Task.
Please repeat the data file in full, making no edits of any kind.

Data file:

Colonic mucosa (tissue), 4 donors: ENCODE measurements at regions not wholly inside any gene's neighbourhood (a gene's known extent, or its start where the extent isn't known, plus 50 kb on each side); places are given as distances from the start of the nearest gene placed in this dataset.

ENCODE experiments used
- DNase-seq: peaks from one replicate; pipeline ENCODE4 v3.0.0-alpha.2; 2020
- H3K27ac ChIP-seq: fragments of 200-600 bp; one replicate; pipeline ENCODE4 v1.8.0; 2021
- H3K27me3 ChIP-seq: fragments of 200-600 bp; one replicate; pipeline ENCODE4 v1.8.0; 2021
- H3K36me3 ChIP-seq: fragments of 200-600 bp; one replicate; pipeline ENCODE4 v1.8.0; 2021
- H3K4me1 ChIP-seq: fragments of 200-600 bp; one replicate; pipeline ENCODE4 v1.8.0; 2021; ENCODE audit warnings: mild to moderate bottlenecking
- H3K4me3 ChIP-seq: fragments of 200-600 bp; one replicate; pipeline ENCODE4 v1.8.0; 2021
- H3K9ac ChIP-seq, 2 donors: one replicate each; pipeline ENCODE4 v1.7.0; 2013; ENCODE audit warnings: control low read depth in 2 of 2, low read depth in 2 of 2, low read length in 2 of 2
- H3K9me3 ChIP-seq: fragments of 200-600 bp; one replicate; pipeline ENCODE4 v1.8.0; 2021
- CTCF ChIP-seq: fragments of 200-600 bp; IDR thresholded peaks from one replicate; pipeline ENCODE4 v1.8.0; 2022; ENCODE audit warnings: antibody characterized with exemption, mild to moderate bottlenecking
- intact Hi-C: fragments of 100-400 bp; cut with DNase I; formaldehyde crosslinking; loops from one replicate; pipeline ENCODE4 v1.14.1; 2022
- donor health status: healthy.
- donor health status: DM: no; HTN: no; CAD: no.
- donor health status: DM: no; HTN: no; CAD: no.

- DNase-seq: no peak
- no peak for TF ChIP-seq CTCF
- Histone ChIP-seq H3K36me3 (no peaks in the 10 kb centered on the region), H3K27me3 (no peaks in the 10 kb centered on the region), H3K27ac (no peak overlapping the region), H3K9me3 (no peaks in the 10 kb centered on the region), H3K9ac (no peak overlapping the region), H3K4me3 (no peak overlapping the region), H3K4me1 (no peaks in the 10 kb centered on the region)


Colonic mucosa (tissue), 4 donors: ENCODE measurements at regions not wholly inside any gene's neighbourhood (a gene's known extent, or its start where the extent isn't known, plus 50 kb on each side); places are given as distances from the start of the nearest gene placed in this dataset.

ENCODE experiments used
- DNase-seq: peaks from one replicate; pipeline ENCODE4 v3.0.0-alpha.2; 2020
- H3K27ac ChIP-seq: fragments of 200-600 bp; one replicate; pipeline ENCODE4 v1.8.0; 2021
- H3K27me3 ChIP-seq: fragments of 200-600 bp; one replicate; pipeline ENCODE4 v1.8.0; 2021
- H3K36me3 ChIP-seq: fragments of 200-600 bp; one replicate; pipeline ENCODE4 v1.8.0; 2021
- H3K4me1 ChIP-seq: fragments of 200-600 bp; one replicate; pipeline ENCODE4 v1.8.0; 2021; ENCODE audit warnings: mild to moderate bottlenecking
- H3K4me3 ChIP-seq: fragments of 200-600 bp; one replicate; pipeline ENCODE4 v1.8.0; 2021
- H3K9ac ChIP-seq, 2 donors: one replicate each; pipeline ENCODE4 v1.7.0; 2013; ENCODE audit warnings: control low read depth in 2 of 2, low read depth in 2 of 2, low read length in 2 of 2
- H3K9me3 ChIP-seq: fragments of 200-600 bp; one replicate; pipeline ENCODE4 v1.8.0; 2021
- CTCF ChIP-seq: fragments of 200-600 bp; IDR thresholded peaks from one replicate; pipeline ENCODE4 v1.8.0; 2022; ENCODE audit warnings: antibody characterized with exemption, mild to moderate bottlenecking
- intact Hi-C: fragments of 100-400 bp; cut with DNase I; formaldehyde crosslinking; loops from one replicate; pipeline ENCODE4 v1.14.1; 2022
- donor health status: healthy.
- donor health status: DM: no; HTN: no; CAD: no.
- donor health status: DM: no; HTN: no; CAD: no.

- DNase-seq: no peak
- no peak for TF ChIP-seq CTCF
- Histone ChIP-seq H3K36me3 (no peaks in the 10 kb centered on the region), H3K27me3 (no peaks in the 10 kb centered on the region), H3K27ac (no peak overlapping the region), H3K9me3 (no peaks in the 10 kb centered on the region), H3K9ac (no peak overlapping the region), H3K4me3 (no peak overlapping the region), H3K4me1 (no peaks in the 10 kb centered on the region)